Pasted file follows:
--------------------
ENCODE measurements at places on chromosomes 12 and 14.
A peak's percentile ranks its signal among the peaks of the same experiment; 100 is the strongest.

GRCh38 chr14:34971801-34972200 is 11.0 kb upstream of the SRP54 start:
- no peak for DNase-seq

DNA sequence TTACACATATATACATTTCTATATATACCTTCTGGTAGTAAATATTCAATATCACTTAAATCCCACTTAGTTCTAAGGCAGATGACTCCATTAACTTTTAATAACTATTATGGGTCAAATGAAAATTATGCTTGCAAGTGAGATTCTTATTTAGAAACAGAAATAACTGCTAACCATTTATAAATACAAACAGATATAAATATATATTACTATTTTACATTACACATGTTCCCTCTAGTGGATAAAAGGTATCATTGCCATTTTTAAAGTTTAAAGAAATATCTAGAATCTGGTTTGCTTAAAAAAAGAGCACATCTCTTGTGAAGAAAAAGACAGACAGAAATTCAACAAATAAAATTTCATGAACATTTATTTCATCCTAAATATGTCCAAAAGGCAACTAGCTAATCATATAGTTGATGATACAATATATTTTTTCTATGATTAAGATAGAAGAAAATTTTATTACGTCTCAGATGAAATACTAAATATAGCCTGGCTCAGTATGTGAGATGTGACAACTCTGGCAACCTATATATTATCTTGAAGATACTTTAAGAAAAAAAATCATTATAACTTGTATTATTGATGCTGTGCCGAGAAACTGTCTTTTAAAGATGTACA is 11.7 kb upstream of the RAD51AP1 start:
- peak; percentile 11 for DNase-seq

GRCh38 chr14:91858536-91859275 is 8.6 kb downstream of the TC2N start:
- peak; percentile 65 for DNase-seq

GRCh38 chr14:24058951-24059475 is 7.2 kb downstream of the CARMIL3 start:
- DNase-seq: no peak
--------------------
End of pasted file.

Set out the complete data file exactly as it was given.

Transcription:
ENCODE measurements at places on chromosomes 12 and 14.
A peak's percentile ranks its signal among the peaks of the same experiment; 100 is the strongest.

GRCh38 chr14:34971801-34972200 is 11.0 kb upstream of the SRP54 start:
- no peak for DNase-seq

DNA sequence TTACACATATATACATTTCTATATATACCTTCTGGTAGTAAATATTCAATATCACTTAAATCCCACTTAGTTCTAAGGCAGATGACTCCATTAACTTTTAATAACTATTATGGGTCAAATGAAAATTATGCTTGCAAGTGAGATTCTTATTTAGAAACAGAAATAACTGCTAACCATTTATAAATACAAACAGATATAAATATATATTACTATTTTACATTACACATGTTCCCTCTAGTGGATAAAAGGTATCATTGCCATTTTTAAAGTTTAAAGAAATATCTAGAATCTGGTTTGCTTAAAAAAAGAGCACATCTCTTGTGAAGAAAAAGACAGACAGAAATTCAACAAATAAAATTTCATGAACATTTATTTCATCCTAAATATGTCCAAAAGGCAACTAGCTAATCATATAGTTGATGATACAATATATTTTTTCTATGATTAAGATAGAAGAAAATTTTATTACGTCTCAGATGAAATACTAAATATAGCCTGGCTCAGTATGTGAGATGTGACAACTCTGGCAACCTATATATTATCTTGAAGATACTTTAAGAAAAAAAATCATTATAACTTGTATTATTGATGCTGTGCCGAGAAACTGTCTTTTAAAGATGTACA is 11.7 kb upstream of the RAD51AP1 start:
- peak; percentile 11 for DNase-seq

GRCh38 chr14:91858536-91859275 is 8.6 kb downstream of the TC2N start:
- peak; percentile 65 for DNase-seq

GRCh38 chr14:24058951-24059475 is 7.2 kb downstream of the CARMIL3 start:
- DNase-seq: no peak